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Governor signs statewide social host bill same day as teen-drinking prevention conference

August 27th, 2010 · No Comments · Government, Safety

Adults in the state of California who serve alcohol to underage youth now could be held liable if the minors are injured or killed, under legislation signed by the governor last week. California becomes one of just a few states with a social host liability law that holds adults accountable for underage drinking.

Underscoring the significance, the signing came one day after a 20-year-old, whom Anaheim police say had been drinking, fell 25 feet from a Disney theme park ride, injuring himself.
The social host legislation is part of a community-based approach to reduce underage drinking and the negative consequences that often result. Out-of-control house parties, with hundreds of teens drinking alcohol, are a major concern for law enforcement. Police arrive to find intoxicated and passed-out teens, fights breaking out and kids scattering to avoid arrest.
Last week in Anaheim, the nation’s largest conference of people dedicated to underage drinking prevention gathered at the 12th Enforcing Underage Drinking Laws (EUDL) Annual National Leadership Conference sponsored by the
US Department of Justice’s Office of Juvenile Justice and Delinquency Prevention (OJJDP). The conference coincides with the 24th annual meeting of the National Liquor Law Enforcement Association, which brings together law enforcement experts from throughout the United States and Canada.
More than 2,000 alcohol-enforcement officers, judges, prosecutors, community members, and young people shared success stories on the best ways for communities to confront underage drinking. The National Leadership Conference hosted more than 100 workshops on topics ranging from teen house parties and college drinking to athletes and alcohol and underage DUI offenders. Alcohol-enforcement officers conducted on-site activities that included a mock party bust with teens pretending to be drinking.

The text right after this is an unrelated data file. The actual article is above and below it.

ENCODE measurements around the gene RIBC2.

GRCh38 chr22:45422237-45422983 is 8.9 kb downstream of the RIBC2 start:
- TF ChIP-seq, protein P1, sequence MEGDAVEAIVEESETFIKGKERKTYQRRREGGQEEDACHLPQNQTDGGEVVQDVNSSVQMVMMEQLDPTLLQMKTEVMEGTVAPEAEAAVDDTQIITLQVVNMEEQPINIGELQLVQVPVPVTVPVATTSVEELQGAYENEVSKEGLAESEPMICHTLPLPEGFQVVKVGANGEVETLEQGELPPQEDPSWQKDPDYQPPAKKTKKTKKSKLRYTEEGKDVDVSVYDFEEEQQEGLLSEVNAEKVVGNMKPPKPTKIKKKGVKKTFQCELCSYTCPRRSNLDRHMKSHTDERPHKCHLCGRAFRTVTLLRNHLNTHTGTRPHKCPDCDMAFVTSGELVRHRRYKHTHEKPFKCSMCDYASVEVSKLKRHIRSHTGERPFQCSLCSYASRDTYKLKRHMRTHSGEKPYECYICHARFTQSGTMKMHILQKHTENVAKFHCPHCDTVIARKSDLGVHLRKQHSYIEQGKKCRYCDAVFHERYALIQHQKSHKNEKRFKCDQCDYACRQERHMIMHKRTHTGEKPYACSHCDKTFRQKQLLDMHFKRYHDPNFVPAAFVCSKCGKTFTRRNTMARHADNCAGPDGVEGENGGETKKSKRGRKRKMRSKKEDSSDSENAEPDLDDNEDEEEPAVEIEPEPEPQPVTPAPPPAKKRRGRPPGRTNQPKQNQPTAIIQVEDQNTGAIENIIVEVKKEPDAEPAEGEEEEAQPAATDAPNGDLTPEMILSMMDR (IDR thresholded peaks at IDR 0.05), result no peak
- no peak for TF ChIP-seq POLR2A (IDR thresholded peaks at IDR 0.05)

Underage drinking kills and injures more young people than all other illegal drugs combined. Every year underage drinking kills 5,000 young people under age 21. These deaths are a result of car crashes, homicides, suicides and a host of other alcohol-related injuries.
College drinking alone leads to 430,000 violent assaults, nearly 50,000 sexual assaults and 300,000 unintentional injuries by students under 21, according to the National Institute on Alcoholism and Alcohol Abuse (NIAAA).
In the last two years, OJJDP has encouraged judges, prosecutors and probation officials to address youth alcohol problems. “Judges face unique challenges and opportunities in their dealings with youth offenders related to underage drinking and underage alcohol problems.” said Marilyn Roberts, OJJDP’s Deputy Administrator for Programs.  “This conference brings together many who are involved in various aspects of the solution to prevent and reduce underage drinking.”
“Increasing protection for youth through education, prevention and enforcement has always been a high priority and will continue to be a top priority of the California Alcoholic Beverage Control,” said Steve Hardy, director of the California Alcoholic Beverage Control. “Too many young lives are lost each year because of underage drinking.”

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